A&A 456, 941-952 (2006)
C. Möllenhoff 1 - C. C. Popescu2,3,4 - R. J. Tuffs2,3
1 - Zentrum für Astronomie der Universität Heidelberg, Landessternwarte, Königstuhl 12, 69117 Heidelberg, Germany
2 - Max-Planck-Institut für Kernphysik, Saupfercheckweg 1, 69117 Heidelberg, Germany
3 - The Observatories of the Carnegie Institution of Washington, 813 Santa Barbara St., Pasadena, CA 91101, USA
4 - Research Associate, The Astronomical Institute of the Romanian Academy, Str. Cutitul de Argint 5, Bucharest, Romania
Received 20 December 2005 / Accepted 16 June 2006
We present corrections for the change in the apparent scalelengths, central surface brightnesses and axis ratios due to the presence of dust in pure disk galaxies, as a function of inclination, central face-on opacity in the B-band ( ) and wavelength. The correction factors were derived from simulated images of disk galaxies created using geometries for stars and dust which can reproduce the entire spectral energy distribution from the ultraviolet (UV) to the Far-infrared (FIR)/submillimeter (submm) and can also account for the observed surface-brightness distributions in both the optical/Near-infrared and FIR/submm. We found that dust can significantly affect both the scalelength and central surface brightness, inducing variations in the apparent to intrinsic quantities of up to 50 in scalelength and up to 1.5 mag in central surface brightness. We also identified some astrophysical effects for which, although the absolute effect of dust is non-negligible, the predicted variation over a likely range in opacity is relatively small, such that an exact knowledge of opacity is not needed. Thus, for a galaxy at a typical inclination of and having any , the effect of dust is to increase the scalelength in B relative to that in I by a factor of and to change the B-I central colour by mag. Finally we use the model to analyse the observed scalelength ratios between B and I for a sample of disk-dominated spiral galaxies, finding that the tendency for apparent scalelength to increase with decreasing wavelength is primarily due to the effects of dust.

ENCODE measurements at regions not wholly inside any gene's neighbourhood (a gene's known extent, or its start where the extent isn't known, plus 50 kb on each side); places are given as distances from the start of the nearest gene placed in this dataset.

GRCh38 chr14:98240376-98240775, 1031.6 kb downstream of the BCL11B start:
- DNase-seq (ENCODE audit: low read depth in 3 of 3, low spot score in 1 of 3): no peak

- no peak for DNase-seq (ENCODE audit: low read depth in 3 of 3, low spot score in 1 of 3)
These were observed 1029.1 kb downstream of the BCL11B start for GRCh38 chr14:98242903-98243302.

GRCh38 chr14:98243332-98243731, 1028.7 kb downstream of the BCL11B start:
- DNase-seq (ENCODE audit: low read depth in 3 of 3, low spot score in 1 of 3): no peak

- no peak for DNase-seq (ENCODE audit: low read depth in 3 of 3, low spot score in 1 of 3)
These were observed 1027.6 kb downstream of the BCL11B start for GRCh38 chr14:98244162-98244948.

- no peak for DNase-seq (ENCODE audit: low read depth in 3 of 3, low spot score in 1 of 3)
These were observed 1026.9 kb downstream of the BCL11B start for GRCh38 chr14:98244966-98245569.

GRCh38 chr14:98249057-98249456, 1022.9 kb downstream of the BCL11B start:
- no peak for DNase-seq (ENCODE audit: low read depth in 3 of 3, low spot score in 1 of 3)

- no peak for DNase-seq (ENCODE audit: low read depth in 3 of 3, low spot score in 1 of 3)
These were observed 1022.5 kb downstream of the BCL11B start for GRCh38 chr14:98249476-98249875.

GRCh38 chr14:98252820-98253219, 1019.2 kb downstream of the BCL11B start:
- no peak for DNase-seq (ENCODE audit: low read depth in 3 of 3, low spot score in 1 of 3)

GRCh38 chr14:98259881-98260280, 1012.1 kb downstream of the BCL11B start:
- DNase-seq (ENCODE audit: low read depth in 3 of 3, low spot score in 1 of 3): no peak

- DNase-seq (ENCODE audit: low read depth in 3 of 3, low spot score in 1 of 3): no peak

Key words: galaxies: spiral - galaxies: structure - galaxies: photometry - galaxies: fundamental parameters - ISM: dust, extinction - radiative transfer
A primary goal of modern studies of star-forming galaxies is to understand how these systems were assembled over cosmic time. If the disks of spiral galaxies grow from the inside out, as predicted by semi-analytical hierarchical models for galaxy formation (e.g. Mo et al. 1998), one would predict the stellar populations to be younger and have lower metallicity in the outer disk than in the inner disk, such that local universe galaxies should be intrinsically larger at the shorter wavelengths where light from the young stellar population is more prominent. For the same reason one would expect the intrinsic sizes of spiral disks to be larger at the current epoch than at higher redshift. Observationally, such predictions can be tested in two ways. One way is to compare the spatial distribution of the constituent stellar populations at different wavelengths, for local universe galaxies. Another way is to look for structural differences in galaxies observed at different cosmological epochs, at the same rest frame wavelength. Both methods require an analysis of the surface-brightness distribution of spiral galaxies in the optical and near-infrared (NIR) to quantify the distribution of starlight, for example by deriving the scalelength of the disk. This is done by fitting observed images with models for the surface-brightness distribution of stellar light, whereby the disk component is usually specified by an exponential distribution. The derived exponential scalelengths can either be intercompared between different wavelengths for local universe galaxies (Elmegreen & Elmegreen 1984; Peletier et al. 1994; Evans 1994; De Jong 1996a,b; de Grijs 1998; Cunow 1998, 2001, 2004; MacArthur et al. 2003; Möllenhoff 2004), or between galaxies at different redshifts at a given wavelength (Lilly et al. 1998; Simard et al. 1999; Ravindranath et al. 2004; Trujillo & Aguerri 2004; Trujillo et al. 2005; Barden et al. 2005). However, the appearance of disk galaxies is strongly affected by dust and this effect is different at different wavelengths and for different opacities. This has consequences not only for the derivation of the variation of intrinsic scalelength with wavelength, but also for the variation of intrinsic scalelength with cosmological epoch, since the opacity of disk galaxies is expected to have been systematically higher in the past (e.g. Dwek 1998; Pei et al. 1999).